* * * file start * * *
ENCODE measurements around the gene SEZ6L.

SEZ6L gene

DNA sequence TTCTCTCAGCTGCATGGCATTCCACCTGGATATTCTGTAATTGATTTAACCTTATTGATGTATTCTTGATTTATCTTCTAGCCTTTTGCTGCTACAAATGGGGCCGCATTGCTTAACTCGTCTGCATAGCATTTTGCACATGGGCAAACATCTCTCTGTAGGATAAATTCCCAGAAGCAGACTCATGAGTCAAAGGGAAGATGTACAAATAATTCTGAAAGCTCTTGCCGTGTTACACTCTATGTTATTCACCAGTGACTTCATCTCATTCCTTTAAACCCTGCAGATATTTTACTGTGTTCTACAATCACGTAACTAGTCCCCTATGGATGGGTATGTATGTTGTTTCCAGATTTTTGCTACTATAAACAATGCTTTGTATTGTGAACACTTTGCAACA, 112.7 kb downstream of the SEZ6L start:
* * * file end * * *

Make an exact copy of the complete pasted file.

ENCODE measurements around the gene SEZ6L.

SEZ6L gene

DNA sequence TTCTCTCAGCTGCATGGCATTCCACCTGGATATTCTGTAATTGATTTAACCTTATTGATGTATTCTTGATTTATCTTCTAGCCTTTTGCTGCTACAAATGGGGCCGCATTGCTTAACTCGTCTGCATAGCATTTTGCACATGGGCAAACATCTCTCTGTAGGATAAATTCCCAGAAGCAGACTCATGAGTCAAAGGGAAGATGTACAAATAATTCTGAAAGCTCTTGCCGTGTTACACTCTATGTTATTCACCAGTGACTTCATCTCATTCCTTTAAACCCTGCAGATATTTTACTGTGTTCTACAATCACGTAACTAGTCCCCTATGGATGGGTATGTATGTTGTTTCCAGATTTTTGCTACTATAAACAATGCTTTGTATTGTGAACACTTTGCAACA, 112.7 kb downstream of the SEZ6L start: